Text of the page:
If a Book Sucked, You Wouldn’t Know It Until You Finished It. I believe that books don’t inherently suck, but found its way into the hands of the wrong reader. How did you know if you’d like a book? You could get recommendations from friends, but there was no guarantee that they knew your exact taste. There was the Oprah Book Club, but that was more towards an audience that wasn’t A.P. Miller. There were actual book clubs, but they weren’t reading and discussing “the Hellbound Heart” or “A Clockwork Orange” (at least not where I lived). So, there were a lot of cover buys, and they were not guaranteed to do the trick for you.
We Got Free Pizza For Reading. It wasn’t all bad, I guess. In my elementary school, we participated in the Book It program; you read books and Pizza Hut hooks you up with pizza. Now, I was reading for free, but I am not one to turn down a free pie. If memory serves, if everyone in your classroom met their reading goals, then there was even more pizza. I’m not sure if schools are still doing it, but I hope so. If pizza gets kids reading, hook them up with a slice. Hell, as an adult, I’d enjoy pizza as an “atta boy” for reading — I’d like coffee for reading too, in case someone is reading this that can make those things happen.
Book Orders Were Celebrated Events. Scholastic, one of the world’s most prominent publishers of youth literature used to send around order forms for their releases — these book orders were printed on paper with half the thickness of prison toilet paper, but they were revered like the gospels. This was the pinnacle of reading convenience! You fill out an order form, stuff a couple bills in an envelope, and give it to your teacher. In a few weeks, your teacher was making it rain with the written word — it was glorious! Me, being the fear-glutton that I was, would order books about ghosts and other scary stuff — I couldn’t wait to read them in the daylight (because I was …am, a little bit of a wuss when it comes to material like that). Think about that children: we had to wait to make bulk orders for books because we didn’t want to go to the store and get them.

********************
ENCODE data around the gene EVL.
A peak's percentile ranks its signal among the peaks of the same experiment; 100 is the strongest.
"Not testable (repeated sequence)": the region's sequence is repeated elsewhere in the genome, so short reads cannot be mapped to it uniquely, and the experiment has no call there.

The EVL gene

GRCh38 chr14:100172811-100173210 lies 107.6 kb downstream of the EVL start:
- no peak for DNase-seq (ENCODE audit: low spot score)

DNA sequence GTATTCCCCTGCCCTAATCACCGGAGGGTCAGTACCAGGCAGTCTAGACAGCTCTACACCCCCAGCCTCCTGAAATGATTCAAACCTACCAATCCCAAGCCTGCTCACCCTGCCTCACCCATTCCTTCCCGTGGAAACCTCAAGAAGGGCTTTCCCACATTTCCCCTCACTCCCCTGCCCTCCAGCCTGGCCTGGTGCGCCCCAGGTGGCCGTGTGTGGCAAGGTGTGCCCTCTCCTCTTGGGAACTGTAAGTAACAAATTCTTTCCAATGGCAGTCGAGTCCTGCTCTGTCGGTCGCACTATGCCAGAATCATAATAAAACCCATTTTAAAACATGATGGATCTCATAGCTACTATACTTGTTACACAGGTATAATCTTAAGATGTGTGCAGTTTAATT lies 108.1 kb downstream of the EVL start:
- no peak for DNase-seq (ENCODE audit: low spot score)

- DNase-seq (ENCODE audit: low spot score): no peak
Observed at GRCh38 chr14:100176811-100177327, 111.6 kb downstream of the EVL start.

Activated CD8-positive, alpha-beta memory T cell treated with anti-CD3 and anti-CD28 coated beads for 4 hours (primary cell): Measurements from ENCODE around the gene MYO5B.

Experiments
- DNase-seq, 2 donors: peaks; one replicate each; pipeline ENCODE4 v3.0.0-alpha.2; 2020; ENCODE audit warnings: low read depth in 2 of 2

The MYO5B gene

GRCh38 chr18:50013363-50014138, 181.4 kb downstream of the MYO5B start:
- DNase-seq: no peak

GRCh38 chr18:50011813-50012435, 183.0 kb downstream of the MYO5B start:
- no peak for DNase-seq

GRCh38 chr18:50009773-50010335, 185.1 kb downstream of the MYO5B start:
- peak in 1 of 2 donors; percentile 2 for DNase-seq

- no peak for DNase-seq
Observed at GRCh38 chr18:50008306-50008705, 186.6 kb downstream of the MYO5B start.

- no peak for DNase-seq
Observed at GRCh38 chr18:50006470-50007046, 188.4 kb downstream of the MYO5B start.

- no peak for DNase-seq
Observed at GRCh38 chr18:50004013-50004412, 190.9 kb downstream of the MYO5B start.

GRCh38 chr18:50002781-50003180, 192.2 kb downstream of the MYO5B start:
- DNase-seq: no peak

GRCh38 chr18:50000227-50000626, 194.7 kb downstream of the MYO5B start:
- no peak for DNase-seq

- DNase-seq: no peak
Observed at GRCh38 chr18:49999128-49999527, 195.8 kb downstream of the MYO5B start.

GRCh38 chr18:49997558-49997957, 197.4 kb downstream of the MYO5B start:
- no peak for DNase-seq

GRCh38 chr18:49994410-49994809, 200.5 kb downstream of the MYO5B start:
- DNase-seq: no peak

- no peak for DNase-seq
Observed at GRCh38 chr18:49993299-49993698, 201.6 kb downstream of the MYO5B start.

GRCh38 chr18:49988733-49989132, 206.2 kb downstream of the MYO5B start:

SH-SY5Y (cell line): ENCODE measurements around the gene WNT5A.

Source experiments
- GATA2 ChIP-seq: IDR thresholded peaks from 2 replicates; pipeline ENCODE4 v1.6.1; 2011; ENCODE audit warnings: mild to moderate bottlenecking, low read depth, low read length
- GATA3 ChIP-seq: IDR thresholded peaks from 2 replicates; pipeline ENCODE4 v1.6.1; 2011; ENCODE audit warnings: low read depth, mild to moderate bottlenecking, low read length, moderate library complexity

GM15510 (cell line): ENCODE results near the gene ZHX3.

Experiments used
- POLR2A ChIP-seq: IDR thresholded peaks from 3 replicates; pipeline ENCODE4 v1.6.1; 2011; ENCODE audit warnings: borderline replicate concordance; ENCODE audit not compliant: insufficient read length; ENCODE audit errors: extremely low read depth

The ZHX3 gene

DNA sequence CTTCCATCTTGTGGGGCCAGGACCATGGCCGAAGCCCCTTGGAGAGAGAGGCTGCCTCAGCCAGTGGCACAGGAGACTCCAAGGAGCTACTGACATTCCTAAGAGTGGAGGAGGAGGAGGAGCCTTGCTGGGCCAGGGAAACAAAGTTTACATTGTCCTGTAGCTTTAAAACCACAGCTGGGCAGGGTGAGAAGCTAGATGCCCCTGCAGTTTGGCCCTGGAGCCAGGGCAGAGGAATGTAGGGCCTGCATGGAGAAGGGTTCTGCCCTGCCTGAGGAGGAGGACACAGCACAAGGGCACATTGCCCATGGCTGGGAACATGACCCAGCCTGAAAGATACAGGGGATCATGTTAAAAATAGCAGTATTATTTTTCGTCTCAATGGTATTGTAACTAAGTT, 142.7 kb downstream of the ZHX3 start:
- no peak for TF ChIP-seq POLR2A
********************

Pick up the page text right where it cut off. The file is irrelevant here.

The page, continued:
As I entered high school, access to the internet made it a lot easier to get a hold of more specific titles. Amazon was as awesome then as it is now with finding special interest books or titles of fiction that aren’t widely carried by traditional booksellers — there is a good reason why Jeff Bezos has earned his status as an excellent businessperson. As the millennium would turn, the dark ages of loving books ended. Today, I can get my hands on any book I can fathom and often I can get it right on my phone without having to put on pants.
I didn’t mean to scare you, but its important that you know how the world used to be. Appreciate the future you live in now, because it didn’t always used to be that way. While you are appreciating your ability to buy books effortlessly, be sure to visit Amazon.com on May 7th and pick up your copy of “Days of the Phoenix” by A.P. Miller!
Until next time; see you on your next trip across the Millerverse!
One thought on “Loving Books in the 1990’s”
My teen had a Scholastic book fair when he was in elementary, it made me so happy.